Words are made up of speech sounds, or phonemes.  Phonemic Awareness is the ability to hear, identify, and manipulate the individual sounds in spoken words.  These skills are a precursor to print awareness; before a child can identify the sounds of letters (which are presented through print), (s)he must become aware of how the sounds in words work.  An example is the ability to recognize words that begin with the same sound (e.g., bat, bike, and ball all start with /b/).  Another is blending, recognizing that /c/ + /a/ + /t/ = “cat”.  You can make up games pertaining to these skills at home with your child. 

Parents will often hear the term phonological awareness as well.  Broader in nature, phonological awareness includes phonemic awareness, but expands to incorporate the child’s understanding that there are patterns within words that can aid in both reading and writing.  Children use phonological awareness skills to rhyme and manipulate syllables as they learn to play with the sounds of words. 

            2) Phonics

It is very common for parents to confuse Phonics with Phonemic Awareness, but they refer to two different sets of skills.  As you just learned, Phonemic Awareness refers to the child’s understanding of the auditory elements of language, distinct phonemes.  Phonics is the relationship between a specific letter and its sound; it pertains only to written language.  

When a child “sounds out” a word, she is engaging phonics.  For example, for the word desk, the child decodes each individual sound /d/ /e/ /s/ /k/, this is employing phonics.  She then blends those sounds to create the word desk, thereby using Phonemic Awareness as well. 

Phonics is used in reading and writing.  In the first instance the child decodes words: goes from letter to sound.  In the second, he encodes, going from sound to letter representation. 

            3) Fluency

Fluent readers can read text with speed, accuracy, and proper expression.  Fluency depends upon well-developed word recognition skills, but such skills do not inevitably lead to Fluency.  Fluency develops from reading practice.  Classroom practices that encourage repeated oral reading with feedback and guidance leads to meaningful improvements in reading expertise for students—for good readers as well as those who are experiencing difficulties.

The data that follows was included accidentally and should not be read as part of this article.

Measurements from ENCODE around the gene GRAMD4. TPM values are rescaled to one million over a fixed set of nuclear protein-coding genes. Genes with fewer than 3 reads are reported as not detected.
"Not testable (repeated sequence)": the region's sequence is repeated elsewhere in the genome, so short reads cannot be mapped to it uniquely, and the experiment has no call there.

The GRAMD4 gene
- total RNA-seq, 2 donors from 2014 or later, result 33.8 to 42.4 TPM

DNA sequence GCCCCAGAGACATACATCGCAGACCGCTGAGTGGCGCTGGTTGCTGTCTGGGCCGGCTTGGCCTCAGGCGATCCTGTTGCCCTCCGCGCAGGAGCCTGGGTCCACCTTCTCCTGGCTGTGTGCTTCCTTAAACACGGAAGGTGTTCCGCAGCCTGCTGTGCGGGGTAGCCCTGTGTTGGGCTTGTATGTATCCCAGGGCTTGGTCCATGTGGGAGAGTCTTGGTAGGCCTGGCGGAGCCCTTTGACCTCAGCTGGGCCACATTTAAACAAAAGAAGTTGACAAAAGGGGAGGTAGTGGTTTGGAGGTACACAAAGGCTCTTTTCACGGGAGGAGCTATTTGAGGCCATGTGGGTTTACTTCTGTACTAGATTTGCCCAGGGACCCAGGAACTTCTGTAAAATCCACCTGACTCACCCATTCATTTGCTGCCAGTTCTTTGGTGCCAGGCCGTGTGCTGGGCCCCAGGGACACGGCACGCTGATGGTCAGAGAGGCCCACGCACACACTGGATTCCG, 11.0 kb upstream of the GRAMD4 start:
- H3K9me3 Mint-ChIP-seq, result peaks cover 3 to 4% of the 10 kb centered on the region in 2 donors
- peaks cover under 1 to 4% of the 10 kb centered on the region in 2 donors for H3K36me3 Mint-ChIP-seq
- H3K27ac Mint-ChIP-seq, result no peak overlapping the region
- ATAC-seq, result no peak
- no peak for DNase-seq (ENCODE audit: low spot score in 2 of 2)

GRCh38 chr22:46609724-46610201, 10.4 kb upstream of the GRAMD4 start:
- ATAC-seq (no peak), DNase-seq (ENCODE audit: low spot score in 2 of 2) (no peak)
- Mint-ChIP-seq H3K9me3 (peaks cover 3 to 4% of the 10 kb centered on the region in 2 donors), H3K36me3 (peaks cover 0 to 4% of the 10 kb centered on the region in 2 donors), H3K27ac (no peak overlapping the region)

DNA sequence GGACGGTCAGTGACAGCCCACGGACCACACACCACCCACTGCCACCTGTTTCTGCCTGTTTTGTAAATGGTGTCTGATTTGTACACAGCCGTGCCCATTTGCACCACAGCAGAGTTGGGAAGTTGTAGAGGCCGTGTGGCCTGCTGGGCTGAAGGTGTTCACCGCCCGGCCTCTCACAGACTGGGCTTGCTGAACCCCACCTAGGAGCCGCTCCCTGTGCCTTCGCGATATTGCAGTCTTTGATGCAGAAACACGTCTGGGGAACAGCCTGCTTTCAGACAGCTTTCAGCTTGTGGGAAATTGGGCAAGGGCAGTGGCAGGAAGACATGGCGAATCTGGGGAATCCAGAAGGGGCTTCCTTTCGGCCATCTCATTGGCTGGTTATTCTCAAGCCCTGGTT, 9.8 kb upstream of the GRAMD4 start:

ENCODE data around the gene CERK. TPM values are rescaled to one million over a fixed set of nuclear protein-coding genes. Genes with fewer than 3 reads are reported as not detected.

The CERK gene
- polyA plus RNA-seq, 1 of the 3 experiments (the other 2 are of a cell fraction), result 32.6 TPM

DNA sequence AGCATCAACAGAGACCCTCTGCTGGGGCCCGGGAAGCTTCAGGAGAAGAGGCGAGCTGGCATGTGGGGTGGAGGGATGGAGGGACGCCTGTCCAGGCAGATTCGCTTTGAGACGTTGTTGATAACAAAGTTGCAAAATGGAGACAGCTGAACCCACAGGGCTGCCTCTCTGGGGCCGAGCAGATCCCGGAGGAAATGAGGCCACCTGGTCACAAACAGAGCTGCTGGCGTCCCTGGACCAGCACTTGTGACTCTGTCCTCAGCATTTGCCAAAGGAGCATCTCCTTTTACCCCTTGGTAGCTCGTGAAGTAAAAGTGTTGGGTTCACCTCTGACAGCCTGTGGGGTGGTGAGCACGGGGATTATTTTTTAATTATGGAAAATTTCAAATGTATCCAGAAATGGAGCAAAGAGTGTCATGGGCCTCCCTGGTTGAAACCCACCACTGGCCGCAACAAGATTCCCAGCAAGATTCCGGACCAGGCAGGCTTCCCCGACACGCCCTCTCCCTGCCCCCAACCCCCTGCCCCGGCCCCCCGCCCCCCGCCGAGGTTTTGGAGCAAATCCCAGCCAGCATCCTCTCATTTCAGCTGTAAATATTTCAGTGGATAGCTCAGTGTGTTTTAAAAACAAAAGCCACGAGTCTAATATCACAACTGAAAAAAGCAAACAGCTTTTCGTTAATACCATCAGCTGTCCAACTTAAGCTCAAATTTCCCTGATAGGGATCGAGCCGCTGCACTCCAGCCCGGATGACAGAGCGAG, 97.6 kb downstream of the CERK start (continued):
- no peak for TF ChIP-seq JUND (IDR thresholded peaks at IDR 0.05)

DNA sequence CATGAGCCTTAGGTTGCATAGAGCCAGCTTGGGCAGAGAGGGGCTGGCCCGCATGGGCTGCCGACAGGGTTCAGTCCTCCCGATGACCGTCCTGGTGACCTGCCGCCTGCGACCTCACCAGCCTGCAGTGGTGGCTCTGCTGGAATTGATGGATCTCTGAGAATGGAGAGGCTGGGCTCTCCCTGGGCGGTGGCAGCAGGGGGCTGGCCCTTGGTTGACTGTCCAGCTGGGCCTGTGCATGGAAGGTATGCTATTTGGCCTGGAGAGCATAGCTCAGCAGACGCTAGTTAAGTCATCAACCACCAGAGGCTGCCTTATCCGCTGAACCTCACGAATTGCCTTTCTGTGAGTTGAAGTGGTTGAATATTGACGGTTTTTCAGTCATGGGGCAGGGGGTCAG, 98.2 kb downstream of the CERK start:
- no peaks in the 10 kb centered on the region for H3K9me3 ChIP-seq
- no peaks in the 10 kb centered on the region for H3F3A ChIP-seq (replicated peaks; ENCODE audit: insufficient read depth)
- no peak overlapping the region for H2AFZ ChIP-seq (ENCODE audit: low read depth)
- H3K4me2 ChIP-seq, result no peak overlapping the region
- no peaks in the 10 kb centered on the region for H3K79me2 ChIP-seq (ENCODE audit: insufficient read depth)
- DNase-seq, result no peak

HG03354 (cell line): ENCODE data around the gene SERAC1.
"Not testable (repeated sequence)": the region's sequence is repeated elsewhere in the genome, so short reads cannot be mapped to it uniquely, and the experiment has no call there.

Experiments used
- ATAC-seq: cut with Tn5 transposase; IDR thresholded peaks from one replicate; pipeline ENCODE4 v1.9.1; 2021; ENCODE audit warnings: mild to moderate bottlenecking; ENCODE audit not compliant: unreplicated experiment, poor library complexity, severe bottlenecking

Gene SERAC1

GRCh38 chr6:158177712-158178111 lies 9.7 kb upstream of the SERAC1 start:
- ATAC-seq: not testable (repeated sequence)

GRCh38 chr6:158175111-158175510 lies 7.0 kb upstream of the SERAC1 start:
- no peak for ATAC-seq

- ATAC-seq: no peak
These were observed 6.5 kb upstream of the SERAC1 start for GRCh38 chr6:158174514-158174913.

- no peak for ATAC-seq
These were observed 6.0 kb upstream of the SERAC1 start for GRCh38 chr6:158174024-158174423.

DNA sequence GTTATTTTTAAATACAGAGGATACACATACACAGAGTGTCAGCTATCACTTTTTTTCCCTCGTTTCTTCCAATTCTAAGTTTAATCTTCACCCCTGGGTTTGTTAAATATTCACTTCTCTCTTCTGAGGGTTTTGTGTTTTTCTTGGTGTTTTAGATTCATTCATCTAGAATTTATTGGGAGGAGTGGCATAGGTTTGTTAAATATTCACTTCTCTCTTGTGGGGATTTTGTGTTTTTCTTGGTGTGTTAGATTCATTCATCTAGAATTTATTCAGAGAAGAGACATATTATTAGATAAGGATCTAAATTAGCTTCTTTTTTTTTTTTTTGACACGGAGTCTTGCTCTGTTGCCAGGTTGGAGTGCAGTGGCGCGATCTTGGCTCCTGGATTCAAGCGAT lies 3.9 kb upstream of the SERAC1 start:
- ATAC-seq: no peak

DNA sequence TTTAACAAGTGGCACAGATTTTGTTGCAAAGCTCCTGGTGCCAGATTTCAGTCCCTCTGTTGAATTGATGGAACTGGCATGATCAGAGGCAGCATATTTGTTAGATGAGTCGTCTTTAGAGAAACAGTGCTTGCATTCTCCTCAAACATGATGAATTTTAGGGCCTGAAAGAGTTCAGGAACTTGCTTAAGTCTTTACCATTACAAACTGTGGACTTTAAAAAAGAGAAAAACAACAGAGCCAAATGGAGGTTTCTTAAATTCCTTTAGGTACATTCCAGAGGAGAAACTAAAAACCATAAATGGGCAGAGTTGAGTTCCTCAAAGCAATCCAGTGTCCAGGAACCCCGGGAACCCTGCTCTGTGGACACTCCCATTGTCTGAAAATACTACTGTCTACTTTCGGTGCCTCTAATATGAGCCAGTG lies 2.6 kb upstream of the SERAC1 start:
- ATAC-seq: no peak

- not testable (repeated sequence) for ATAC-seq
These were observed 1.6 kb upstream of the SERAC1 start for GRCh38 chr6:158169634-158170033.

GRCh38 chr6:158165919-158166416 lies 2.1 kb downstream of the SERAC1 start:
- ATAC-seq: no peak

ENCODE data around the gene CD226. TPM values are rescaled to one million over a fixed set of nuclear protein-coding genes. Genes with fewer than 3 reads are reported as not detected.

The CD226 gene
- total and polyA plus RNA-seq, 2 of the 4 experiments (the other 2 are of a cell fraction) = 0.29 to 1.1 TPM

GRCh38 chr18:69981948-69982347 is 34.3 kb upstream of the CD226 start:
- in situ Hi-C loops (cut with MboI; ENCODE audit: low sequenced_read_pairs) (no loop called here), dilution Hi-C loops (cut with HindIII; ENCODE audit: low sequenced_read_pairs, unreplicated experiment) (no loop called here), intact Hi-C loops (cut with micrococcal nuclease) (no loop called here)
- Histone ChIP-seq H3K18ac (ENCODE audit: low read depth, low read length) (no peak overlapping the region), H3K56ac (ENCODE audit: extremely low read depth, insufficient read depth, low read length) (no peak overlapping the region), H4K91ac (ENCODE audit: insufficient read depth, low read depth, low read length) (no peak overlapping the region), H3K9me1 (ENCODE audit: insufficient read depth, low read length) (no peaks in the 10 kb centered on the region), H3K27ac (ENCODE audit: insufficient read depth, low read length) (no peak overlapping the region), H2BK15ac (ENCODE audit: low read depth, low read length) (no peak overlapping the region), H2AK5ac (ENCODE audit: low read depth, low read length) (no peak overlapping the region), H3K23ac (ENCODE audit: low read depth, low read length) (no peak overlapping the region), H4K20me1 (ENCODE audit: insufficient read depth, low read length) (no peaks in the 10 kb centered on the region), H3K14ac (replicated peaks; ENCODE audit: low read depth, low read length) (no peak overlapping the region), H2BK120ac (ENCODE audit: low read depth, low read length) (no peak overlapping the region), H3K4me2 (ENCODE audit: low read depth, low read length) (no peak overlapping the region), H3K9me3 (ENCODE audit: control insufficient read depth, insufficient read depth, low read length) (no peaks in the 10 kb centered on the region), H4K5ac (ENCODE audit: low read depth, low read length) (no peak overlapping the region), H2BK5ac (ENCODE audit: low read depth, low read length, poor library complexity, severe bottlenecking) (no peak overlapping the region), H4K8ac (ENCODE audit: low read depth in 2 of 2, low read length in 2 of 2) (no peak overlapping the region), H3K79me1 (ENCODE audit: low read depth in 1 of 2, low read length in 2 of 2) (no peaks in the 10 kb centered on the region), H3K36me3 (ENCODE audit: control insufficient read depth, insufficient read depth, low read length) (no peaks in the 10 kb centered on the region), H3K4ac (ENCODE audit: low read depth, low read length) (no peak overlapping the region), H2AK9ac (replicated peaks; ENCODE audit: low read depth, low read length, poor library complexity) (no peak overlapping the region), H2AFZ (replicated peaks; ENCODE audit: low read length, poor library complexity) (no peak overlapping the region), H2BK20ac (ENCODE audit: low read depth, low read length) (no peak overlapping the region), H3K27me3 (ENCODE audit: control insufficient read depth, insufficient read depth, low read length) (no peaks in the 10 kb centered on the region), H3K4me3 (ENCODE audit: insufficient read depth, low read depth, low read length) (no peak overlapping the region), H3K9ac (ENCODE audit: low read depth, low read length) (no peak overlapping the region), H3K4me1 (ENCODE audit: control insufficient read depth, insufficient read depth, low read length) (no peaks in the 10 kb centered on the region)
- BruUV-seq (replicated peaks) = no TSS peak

4)  Vocabulary

Reading comprehension is largely comprised of two skills: vocabulary and reasoning.

Vocabulary is essential to a reader’s understanding of text.  The broader one’s word knowledge, the more readily they comprehend what they read (and what they hear).  

Vocabulary needs be taught both directly and indirectly, while being incorporated into reading instruction.  The more connections that can be made to a specific word, the better it is learned.  Making connections with other reading material or oral language in other contexts has a better effect than learning a word in isolation.  It is also best for a student to encounter vocabulary words often and in various ways, rather than in regards to only one reading passage or lesson.  Students should be given items that will be likely to appear in many contexts, not just reading.  The context in which a word is learned is critical.  It is essential that vocabulary words are useful to the learner in many contexts.  

How can you help to broaden your child’s vocabulary?  Easy, talk to him/her, lots (!), and read to him/her, daily! 

          5) Comprehension

This is the goal!  We teach reading so that the student has access to material, vast and deep, through printed text.  The NRP concluded that these seven comprehension strategies are most effective and promising for classroom instruction:

·         comprehension monitoring
·         cooperative learning
·         summarization
·         graphic and semantic organizers including story maps
·         question answering
·         question generation
·         “multiple strategy,” where readers and teachers interact over texts

For more information on reading development or to see the full report of the National Reading Panel, go to www.nationalreadingpanel.org.

And be sure to take some time to read with your children today!

Be Well,


Tuesday, April 1, 2014

Cognitive Exercises that Develop Reading, Writing and Math Abilities

Difficulties in tracking, sequencing, and visual discrimination can get in the way of the learning process for reading, writing and math. Furthermore, letter, number and word reversals can make school a chore.  However, these are core skills, and many students need to strengthen these cognitive areas before they can manage language and numbers with success.  To help students strengthen these areas and allow teachers and parents to try activities, Dr. Warren is now offering a sampling of her workbooks, Reversing Reversals Primary, Reversing Reversals and Reversing Reversals 2. Through fun, game-like activities such as coloring and mazes, students quickly master the skills necessary for improved decoding and comprehension.

To learn more about these products,  Click here 

To go to a direct download of this sampling:
Click Here